A stupid question from the "newbie"

Mike
Mike
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What is the meaning of the

What is the meaning of the "Arecibo power spectrium" graph in the screen saver as relating to the bars turning from gray color to a white color on 2 or more bars?

Mike Hewson
Mike Hewson
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RE: What is the meaning of

Message 99072 in response to message 99071

Quote:
What is the meaning of the "Arecibo power spectrium" graph in the screen saver as relating to the bars turning from gray color to a white color on 2 or more bars?


Power spectrum refers to the energy received ( in a given time ) across some spread of frequencies. The signals are received initially as a fluctuation in ( for instance ) a voltage in the receiver circuitry. This changes from moment to moment, but when looked at over some time interval can be analysed as a summation of signals of different frequencies. The graphic is showing the relative contributions from different frequencies.

Aside : Our ears do this automatically without us knowing it. Sound, which is the pressure of air molecules, hits our eardrums ( or for low frequencies transmits via our body tissues, mainly bones, to the ear area ) and is converted by a special gadget ( our cochlea, one per ear ) into frequency encoded signals that go via nerves to the hearing part of our brain. Mathematically the cochlea performs a Fourier Transform that decides how much ( soft .... loud ) of each particular frequency was present. So ( opera ) singers are classified as baritone, tenor, soprano etc on the basis of what band of frequencies their voices predominantly produce.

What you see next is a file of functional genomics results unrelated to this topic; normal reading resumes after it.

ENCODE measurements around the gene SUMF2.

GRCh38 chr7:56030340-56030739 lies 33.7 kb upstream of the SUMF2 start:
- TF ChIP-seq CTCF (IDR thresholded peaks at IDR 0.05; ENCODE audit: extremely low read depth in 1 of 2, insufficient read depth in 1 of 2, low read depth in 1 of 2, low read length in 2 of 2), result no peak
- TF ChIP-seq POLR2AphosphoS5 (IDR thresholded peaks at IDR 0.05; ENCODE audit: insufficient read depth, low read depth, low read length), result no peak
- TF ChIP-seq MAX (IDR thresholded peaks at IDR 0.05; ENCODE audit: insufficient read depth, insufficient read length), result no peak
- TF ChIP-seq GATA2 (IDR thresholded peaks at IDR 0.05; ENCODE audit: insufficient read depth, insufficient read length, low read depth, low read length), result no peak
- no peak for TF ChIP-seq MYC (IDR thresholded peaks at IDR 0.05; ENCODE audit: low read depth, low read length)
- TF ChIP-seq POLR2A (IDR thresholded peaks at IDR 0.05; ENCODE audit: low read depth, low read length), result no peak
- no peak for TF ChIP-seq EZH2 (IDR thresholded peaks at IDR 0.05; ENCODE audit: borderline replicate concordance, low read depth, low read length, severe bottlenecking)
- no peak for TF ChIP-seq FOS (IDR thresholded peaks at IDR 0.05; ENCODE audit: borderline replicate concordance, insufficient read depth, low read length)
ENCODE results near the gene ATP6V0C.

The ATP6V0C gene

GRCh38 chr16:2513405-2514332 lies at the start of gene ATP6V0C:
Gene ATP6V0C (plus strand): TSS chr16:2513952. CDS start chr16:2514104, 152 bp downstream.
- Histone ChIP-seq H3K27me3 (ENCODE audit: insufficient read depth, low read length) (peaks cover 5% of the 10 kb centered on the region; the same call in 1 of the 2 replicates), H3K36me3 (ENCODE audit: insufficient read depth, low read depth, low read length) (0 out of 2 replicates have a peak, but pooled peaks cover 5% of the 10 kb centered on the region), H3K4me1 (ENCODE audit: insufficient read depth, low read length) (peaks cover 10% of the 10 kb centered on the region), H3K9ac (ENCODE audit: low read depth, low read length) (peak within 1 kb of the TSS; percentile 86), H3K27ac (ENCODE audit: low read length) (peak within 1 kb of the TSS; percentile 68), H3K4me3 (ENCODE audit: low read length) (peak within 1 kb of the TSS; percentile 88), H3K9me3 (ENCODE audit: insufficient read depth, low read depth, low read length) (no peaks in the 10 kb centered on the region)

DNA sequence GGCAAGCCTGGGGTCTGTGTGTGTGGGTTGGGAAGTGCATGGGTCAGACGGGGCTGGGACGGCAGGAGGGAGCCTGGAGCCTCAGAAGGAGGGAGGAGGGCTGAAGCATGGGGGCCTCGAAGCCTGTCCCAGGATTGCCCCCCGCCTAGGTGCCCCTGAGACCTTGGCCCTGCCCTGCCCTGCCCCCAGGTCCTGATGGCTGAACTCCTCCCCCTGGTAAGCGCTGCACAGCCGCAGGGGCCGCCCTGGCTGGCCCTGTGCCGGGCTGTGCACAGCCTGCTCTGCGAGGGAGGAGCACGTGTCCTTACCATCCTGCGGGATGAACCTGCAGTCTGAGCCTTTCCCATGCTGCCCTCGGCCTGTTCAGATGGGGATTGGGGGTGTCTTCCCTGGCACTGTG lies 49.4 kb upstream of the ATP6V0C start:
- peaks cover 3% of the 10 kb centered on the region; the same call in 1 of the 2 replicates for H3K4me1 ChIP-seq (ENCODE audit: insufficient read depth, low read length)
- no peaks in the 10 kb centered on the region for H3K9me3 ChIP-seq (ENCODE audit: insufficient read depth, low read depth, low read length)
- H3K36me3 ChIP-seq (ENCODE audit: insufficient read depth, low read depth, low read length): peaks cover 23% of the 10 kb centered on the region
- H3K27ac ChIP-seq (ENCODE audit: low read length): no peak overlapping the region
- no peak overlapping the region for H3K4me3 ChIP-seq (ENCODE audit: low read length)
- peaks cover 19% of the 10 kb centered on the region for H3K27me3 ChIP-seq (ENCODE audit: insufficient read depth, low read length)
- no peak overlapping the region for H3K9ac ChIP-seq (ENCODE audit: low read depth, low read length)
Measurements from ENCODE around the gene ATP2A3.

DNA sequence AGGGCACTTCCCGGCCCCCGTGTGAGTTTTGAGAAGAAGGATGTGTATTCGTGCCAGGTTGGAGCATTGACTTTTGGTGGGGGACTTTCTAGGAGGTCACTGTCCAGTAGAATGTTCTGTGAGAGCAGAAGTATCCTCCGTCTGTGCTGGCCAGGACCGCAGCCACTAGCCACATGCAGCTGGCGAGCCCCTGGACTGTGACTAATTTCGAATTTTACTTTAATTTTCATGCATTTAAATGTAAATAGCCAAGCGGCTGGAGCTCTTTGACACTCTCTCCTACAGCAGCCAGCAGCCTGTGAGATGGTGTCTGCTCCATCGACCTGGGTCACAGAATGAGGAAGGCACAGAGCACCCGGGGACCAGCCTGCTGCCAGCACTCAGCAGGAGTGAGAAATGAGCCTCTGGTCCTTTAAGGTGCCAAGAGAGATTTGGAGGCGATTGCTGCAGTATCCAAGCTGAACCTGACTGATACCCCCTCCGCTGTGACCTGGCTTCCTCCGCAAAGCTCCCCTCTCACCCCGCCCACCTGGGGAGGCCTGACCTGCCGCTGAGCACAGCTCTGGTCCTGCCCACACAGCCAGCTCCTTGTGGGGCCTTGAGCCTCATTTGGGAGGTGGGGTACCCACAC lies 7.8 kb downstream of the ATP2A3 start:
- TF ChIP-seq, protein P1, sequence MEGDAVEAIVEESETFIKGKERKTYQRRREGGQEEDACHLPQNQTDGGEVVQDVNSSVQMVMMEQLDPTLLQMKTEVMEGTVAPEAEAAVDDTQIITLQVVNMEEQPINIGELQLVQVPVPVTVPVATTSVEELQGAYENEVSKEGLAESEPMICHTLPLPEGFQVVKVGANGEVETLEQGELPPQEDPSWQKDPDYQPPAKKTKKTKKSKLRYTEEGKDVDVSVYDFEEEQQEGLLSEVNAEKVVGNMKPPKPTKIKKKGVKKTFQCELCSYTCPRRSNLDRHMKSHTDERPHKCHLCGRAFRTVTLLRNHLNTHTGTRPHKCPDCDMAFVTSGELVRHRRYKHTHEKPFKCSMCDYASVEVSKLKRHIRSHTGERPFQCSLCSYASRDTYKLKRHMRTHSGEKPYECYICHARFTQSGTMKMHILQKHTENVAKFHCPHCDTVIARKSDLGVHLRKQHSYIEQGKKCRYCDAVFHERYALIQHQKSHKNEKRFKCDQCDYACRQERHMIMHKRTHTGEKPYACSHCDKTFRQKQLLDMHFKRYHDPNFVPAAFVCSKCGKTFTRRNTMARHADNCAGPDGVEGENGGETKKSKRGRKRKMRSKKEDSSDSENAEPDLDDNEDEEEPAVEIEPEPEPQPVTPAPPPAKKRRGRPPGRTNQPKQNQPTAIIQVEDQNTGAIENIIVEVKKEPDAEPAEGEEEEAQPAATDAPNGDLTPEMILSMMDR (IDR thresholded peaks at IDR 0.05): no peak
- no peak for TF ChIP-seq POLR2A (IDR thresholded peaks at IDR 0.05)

So our new famous pulsar PSR J2007+2722 has a big peak in it's power spectrum at 40.8 Hz ( listen to it here ), which comes across as a low frequency hum.

Cheers, Mike.

( edit ) The ABP workunits do the Fourier analysing on about 4.5 minutes of signal from Aricebo, removing known sources of interference ( eg. radars and radio stations ), while also trying to match signal 'templates' that are educated guesses as to what type of pulsar emissions we will probably receive. This has clearly worked! The PSR J2007+2722 signal sky position and characteristics discovered by E@H were forwarded to Green Bank observatory - look here and listen for that - as an independent confirmation. So the discovery also validated the whole setup, the signal processing 'pipeline', that E@H is a major part of.

I have made this letter longer than usual because I lack the time to make it shorter ...

... and my other CPU is a Ryzen 5950X :-) Blaise Pascal

paul milton
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RE: RE: The odd number

Message 99073 in response to message 99070

Quote:
Quote: